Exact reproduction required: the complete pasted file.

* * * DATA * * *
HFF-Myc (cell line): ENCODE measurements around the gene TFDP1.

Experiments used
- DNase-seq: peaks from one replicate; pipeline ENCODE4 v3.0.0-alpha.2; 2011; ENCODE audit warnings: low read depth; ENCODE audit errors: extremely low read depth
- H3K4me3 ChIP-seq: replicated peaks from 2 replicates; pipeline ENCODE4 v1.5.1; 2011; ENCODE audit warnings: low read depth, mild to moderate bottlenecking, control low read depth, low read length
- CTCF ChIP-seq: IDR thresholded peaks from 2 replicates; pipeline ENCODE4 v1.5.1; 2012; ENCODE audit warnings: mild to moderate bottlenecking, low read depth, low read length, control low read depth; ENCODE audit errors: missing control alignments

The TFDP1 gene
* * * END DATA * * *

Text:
HFF-Myc (cell line): ENCODE measurements around the gene TFDP1.

Experiments used
- DNase-seq: peaks from one replicate; pipeline ENCODE4 v3.0.0-alpha.2; 2011; ENCODE audit warnings: low read depth; ENCODE audit errors: extremely low read depth
- H3K4me3 ChIP-seq: replicated peaks from 2 replicates; pipeline ENCODE4 v1.5.1; 2011; ENCODE audit warnings: low read depth, mild to moderate bottlenecking, control low read depth, low read length
- CTCF ChIP-seq: IDR thresholded peaks from 2 replicates; pipeline ENCODE4 v1.5.1; 2012; ENCODE audit warnings: mild to moderate bottlenecking, low read depth, low read length, control low read depth; ENCODE audit errors: missing control alignments

The TFDP1 gene